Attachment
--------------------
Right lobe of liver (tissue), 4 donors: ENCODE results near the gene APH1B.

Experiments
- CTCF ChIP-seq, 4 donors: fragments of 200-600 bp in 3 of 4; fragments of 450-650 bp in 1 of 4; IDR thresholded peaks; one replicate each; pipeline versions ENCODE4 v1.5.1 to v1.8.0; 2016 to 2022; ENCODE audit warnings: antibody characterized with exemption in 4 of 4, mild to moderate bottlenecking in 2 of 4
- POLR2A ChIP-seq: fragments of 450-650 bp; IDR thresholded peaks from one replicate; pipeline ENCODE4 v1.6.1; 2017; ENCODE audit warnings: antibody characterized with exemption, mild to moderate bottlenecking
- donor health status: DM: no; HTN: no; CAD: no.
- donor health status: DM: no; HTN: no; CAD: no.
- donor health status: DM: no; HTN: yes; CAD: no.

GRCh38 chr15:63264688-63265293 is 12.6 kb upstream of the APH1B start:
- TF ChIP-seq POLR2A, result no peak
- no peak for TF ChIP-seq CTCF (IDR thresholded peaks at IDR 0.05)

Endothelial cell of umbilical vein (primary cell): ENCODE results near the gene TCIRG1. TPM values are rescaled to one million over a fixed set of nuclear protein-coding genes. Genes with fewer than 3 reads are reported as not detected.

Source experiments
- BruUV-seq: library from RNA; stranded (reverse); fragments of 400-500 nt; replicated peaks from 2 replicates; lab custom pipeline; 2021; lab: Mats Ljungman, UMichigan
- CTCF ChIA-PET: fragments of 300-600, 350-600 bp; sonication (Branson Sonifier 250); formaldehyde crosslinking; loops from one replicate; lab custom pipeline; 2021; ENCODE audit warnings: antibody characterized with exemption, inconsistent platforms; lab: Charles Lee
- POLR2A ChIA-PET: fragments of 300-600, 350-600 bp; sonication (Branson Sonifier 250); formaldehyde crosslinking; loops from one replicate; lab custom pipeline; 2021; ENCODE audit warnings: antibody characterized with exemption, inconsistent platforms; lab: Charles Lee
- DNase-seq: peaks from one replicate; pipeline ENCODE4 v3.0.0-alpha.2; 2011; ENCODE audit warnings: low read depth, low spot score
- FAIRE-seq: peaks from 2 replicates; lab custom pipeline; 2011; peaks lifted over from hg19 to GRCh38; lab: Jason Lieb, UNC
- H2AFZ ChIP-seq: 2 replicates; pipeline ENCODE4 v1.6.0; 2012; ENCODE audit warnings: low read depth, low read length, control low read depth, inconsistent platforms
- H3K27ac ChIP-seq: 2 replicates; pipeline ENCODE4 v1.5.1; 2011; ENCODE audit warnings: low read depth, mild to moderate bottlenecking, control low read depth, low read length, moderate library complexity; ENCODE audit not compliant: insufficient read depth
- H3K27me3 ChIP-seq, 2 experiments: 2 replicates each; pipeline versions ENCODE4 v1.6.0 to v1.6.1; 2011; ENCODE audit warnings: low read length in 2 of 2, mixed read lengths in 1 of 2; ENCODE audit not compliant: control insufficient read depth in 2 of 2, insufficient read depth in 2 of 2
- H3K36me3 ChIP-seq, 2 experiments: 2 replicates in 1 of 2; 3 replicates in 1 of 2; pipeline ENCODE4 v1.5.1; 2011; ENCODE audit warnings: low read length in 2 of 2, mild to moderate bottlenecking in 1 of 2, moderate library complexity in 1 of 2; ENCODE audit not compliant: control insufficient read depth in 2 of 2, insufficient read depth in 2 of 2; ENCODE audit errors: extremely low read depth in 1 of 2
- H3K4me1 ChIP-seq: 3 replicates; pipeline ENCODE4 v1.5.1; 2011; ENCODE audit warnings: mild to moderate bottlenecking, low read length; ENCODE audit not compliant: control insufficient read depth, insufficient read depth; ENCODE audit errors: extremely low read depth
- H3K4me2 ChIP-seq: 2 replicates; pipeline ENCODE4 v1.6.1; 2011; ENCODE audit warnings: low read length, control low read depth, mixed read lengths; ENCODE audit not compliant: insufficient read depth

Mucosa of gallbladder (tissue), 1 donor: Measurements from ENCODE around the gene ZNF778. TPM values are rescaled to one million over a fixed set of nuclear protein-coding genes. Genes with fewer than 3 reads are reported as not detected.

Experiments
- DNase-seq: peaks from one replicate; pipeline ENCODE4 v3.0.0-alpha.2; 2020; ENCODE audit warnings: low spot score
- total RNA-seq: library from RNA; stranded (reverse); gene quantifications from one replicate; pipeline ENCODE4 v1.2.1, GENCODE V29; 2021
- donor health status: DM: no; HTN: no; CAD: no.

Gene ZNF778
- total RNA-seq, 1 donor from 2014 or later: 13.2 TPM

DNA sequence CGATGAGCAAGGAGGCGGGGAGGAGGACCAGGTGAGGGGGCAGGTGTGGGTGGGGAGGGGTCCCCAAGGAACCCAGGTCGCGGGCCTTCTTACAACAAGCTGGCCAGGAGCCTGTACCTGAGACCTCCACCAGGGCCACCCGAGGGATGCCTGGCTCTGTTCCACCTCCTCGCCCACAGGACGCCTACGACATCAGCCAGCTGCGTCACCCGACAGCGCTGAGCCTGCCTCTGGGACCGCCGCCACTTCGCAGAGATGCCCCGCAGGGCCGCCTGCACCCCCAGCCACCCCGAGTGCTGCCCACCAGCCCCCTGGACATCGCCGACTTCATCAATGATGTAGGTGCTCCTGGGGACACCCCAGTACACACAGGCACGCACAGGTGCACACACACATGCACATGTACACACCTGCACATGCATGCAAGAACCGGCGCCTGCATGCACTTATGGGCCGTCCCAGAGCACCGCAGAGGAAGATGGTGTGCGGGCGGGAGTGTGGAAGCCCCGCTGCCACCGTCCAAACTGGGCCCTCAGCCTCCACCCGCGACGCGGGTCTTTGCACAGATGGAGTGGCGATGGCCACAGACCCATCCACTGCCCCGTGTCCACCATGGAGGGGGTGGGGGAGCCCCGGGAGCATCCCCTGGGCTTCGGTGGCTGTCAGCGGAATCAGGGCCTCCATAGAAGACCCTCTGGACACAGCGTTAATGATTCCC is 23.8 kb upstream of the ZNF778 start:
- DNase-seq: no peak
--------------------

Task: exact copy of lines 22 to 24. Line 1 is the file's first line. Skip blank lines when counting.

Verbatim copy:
- H3K4me1 ChIP-seq: 3 replicates; pipeline ENCODE4 v1.5.1; 2011; ENCODE audit warnings: mild to moderate bottlenecking, low read length; ENCODE audit not compliant: control insufficient read depth, insufficient read depth; ENCODE audit errors: extremely low read depth
- H3K4me2 ChIP-seq: 2 replicates; pipeline ENCODE4 v1.6.1; 2011; ENCODE audit warnings: low read length, control low read depth, mixed read lengths; ENCODE audit not compliant: insufficient read depth

Mucosa of gallbladder (tissue), 1 donor: Measurements from ENCODE around the gene ZNF778. TPM values are rescaled to one million over a fixed set of nuclear protein-coding genes. Genes with fewer than 3 reads are reported as not detected.